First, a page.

Rail Ballast & Formation Condition Assessment using PANDOSCOPE®


PANDOSCOPE® for Rail Ballast & Formation Condition Assessment

  • Non-destructive rail track ballast and formation condition assessment (ballast fouling)
  • PANDOSCOPE® Coupling of tip resistance vs depth profile with down the hole imagery
  • Used for planning rail track maintenance and renewal


In rail applications, the PANDOSCOPE® measures geotechnical aspects of the track bed and can provide the following outcomes:

  • Layer characterisation for ballast and formation (identification, thickness, water content (qualitative), estimation of the soil grain size distribution and ballast condition (ballast fouling) assessment
  • Mechanical information: cone resistance (direct measurement) or CBR or other parameters with correlations

The PANDOSCOPE® data helps rail asset managers / infrastructure managers optimise the track maintenance and track renewal strategy by prioritising and allocating rehabilitation efforts and funding only to the sections that require priority attention whilst minimizing track downtime. Their objectives maybe:

  • Maintain the current usage requirements
  • Accommodate increases in safety, train frequency, speed and load

The PANDOSCOPE® provides engineering services with reliable geotechnical data for track design purposes. The knowledge of mechanical and physical properties of existing formation (subgrade and sub ballast layers) is very important for the future track design.

Sometimes, PANDOSCOPE® testing is combined with network Ground Penetrating Radar (GPR) data to provide more information in problem areas.

Here are some of the research papers on the PANDOSCOPE® technology rail applications.


The PANDOSCOPE® overcomes the limitations of the majority of classical geotechnical tests (drilling rigs, pot holing). Benefits include:

  • Proven approach
    • Tried and tested investigation strategy for track maintenance and renewal (localised or cross network)
    • Stand alone PANDOSCOPY or the coupled use of PANDOSCOPY and GPR
    • Several thousand kilometres of investigations over 50,000 tests
    • Passenger and heavy haul freight networks
    • Several countries including France (SNCF), Belgium, USA, Canada, Singapore and Australia
  • No destabilisation / disturbance of the track
    • Important if renewal works are delayed or do not proceed
  • Better informed decision making
  • Speed and versatility
    • Limited track possession time required (e.g. can test between trains working under lookout protection)
    • Light weight portable equipment enables track access onto embankments and into cuttings
    • Testing not limited by the height of equipment e.g. due to overhead electrification
  • Cost effective methodology
    • Reduced cost per hole compared to conventional approaches like potholing
    • Reduced head count on site
    • Less flights/accommodation required for remote site working

The PANDA® Instrumented Dyamic Cone Penetrometer (DCP) involves driving a variable energy cone penetration device into the rail track substructure to collect the strength (and modulus by correlation) profile with depth.

Condition monitoring of the rail track substructure layers is accomplished through insertion of a camera into the same hole, also called Geoendoscopy. The combined system is referred to as the PANDOSCOPE®. The PANDA®, PANDOSCOPE® and Geoendoscopy are all systems developed by Sol Solution.

Once the PANDOSCOPE® data has been processed, the results can be presented.


How it Works

The PANDOSCOPE® is a coupling of the PANDA® Instrumented Dynamic Cone Penetrometer (DCP) (tip resistance vs depth profile) and Geoendoscopy (imagery from down boreholes) combined with sophisticated data presentation and analysis software.

The PANDA® Instrumented Dyamic Cone Penetrometer (DCP) involves driving a variable energy cone penetration device into the rail track substructure to collect the strength (and modulus by correlation) profile with depth. Condition monitoring of the rail track substructure layers is accomplished through insertion of a camera into the same hole, also called Geoendoscopy. The combined system is referred to as the PANDOSCOPE®. The PANDA®, PANDOSCOPE® and Geoendoscopy are all systems developed by Sol Solution.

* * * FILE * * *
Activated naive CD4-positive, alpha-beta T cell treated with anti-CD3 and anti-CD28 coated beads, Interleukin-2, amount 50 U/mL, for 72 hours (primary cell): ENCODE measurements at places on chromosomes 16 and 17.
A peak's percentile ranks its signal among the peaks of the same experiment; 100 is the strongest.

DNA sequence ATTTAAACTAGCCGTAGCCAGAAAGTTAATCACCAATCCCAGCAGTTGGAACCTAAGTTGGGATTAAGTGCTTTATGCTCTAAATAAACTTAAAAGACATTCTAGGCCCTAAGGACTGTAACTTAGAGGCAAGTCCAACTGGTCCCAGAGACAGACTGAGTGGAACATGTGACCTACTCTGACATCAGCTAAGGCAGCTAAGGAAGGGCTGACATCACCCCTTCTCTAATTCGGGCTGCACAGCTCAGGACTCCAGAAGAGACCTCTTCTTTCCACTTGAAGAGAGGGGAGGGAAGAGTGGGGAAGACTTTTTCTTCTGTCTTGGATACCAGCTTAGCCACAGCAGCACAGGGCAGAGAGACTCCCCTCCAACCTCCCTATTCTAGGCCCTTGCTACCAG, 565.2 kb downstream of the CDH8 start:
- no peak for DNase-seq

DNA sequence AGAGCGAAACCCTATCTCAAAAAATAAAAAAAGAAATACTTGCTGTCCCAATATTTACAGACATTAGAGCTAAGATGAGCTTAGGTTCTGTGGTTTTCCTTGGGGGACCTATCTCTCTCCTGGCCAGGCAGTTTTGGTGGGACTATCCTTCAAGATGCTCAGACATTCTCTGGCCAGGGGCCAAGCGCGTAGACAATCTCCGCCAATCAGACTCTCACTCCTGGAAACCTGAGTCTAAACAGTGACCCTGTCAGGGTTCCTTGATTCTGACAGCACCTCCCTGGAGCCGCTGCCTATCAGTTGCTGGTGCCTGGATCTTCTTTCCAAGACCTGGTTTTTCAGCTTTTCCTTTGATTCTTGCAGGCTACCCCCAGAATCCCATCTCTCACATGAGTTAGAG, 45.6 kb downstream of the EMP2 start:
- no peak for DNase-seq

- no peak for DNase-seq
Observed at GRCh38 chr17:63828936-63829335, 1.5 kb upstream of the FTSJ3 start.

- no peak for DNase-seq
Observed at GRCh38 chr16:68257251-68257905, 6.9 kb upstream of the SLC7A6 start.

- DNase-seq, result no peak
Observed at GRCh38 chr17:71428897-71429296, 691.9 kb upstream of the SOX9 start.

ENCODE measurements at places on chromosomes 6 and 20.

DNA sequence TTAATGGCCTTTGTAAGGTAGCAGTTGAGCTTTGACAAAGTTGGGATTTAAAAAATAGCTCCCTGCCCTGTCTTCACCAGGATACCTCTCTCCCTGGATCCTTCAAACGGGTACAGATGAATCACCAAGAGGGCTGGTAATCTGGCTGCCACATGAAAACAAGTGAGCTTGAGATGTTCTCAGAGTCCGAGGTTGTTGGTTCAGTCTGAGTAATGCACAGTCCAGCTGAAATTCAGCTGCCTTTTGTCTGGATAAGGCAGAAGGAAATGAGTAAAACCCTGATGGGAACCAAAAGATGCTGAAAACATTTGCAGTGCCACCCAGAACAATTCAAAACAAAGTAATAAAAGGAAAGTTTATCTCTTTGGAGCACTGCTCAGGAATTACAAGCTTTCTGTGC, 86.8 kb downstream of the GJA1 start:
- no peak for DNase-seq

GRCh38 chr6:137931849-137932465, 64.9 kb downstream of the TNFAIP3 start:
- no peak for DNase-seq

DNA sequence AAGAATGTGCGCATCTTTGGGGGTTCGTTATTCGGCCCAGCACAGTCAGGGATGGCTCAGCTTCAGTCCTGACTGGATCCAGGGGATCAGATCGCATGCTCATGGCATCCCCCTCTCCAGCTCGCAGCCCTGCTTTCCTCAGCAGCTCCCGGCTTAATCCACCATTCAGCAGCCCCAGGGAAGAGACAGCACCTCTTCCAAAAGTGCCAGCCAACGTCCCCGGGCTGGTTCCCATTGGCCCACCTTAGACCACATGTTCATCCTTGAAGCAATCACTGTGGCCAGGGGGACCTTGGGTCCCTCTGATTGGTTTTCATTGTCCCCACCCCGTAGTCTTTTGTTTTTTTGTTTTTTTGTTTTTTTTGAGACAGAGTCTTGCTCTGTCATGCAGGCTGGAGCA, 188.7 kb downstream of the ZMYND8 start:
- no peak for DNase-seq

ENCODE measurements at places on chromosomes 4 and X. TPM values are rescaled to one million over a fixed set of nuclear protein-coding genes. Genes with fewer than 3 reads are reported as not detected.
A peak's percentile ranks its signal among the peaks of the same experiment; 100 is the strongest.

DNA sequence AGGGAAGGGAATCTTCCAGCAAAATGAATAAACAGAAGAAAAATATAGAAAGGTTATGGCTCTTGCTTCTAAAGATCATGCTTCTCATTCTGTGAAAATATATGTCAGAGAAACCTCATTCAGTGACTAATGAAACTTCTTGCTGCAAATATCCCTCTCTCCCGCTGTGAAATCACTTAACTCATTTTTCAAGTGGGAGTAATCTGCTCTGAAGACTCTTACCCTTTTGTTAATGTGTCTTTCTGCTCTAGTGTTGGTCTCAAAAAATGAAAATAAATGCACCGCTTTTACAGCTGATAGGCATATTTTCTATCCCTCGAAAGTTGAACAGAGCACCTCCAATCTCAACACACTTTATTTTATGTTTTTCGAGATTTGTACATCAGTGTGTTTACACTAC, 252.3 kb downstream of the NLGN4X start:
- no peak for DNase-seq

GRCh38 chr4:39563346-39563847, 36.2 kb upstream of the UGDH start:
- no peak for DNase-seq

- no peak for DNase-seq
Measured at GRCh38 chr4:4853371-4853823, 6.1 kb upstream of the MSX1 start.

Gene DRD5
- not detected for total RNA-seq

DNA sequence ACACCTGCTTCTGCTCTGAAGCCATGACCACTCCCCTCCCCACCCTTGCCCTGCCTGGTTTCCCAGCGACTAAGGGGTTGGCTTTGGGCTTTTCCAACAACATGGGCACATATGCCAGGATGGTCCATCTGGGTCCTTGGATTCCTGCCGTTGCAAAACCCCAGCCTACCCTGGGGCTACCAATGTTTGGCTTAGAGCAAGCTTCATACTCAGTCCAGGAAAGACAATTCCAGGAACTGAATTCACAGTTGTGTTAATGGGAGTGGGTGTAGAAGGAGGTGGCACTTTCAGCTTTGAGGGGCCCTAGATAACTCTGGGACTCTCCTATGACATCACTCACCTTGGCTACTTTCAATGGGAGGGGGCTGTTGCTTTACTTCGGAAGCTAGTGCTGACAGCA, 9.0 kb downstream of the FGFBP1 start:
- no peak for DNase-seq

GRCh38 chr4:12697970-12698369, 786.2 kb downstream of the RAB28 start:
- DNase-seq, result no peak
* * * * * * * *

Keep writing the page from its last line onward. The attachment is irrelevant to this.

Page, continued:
PANDOSCOPE S_27-03-16_XXXXXX_1_006_P_v2

Once the PANDOSCOPE® data has been processed, the results can be presented.

The right hand chart shows the Penetrogram of the PANDA® cone resistance according to depth. The left hand window shows the stratigraphy of the track layers (thickness, nature and hydrous state). The degree of ballast fouling is clearly visible, even if there if there is no distinct interface between clean and fouled ballast.


PANDA® Instrumented Dynamic Cone Penetrometer (DCP)

 PANDA Instrumented Dynamic Cone Penetrometer (DCP) Schematic

PANDOSCOPE Ballast & Formation Strength Profile from PANDA DCPThe PANDA® test is an instrumented variable energy dynamic penetration test. The tests consists of driving a set of steel rods equipped with a conical tip of 2cm2 cross-section through the material by hammering an Anvil with a standardised hammer. At each hammer blow, the energy is measured in the anvil with strain gauges.

Sensors measure simultaneously the settlement or vertical displacement of the cone. All the data is transmitted to the Central Acquisition Unit. The results are displayed immediately on the Dialogue Terminal as penetrograms, graphs that show the evolution of cone resistance according to depth.

For each blow, the depth of penetration and the driving variable energy are measured to calculate the dynamic cone resistance (qd) with the corresponding depth using the Dutch Formula, shown in this figure.

  • PANDA Instrumented DCP Dutch Formula A is the cross-sectional area of the cone
  • E is the kinetic energy fed into the system during the impact
  • e is the penetration per blow
  • P is the weight of the driven parts during impact (impact head/anvil, rods and tip)
  • M is the weight of the striking hammer

The PANDA® collects mechanical information including cone resistance (direct measurement) or CBR or other parameters with correlations. This is presented in graphical format, knows as a penetrogram.

The PANDA® is a versatile equipment with a total weight less than 20 Kg. Within the framework of the railway use, adaptations have been made to make it even lighter and tougher.


The Geoendoscopy test uses a tiny video camera (wired to a data logger with a soft cable) to observe the soil. The camera is introduced into the hole of a previously performed PANDA® DCP test (15 mm of diameter). The collection of imagery from down the hole allows a qualitative characterisation of soil.

In the railway application, it enables condition monitoring of the railway track substructure layers. The layer characterisation for ballast and subgrade includes layer identification, layer thickness, water content (qualitative), condition (ballast fouling) and even the estimation of the soil grain size distribution

Why is Rail Track Ballast Condition Important?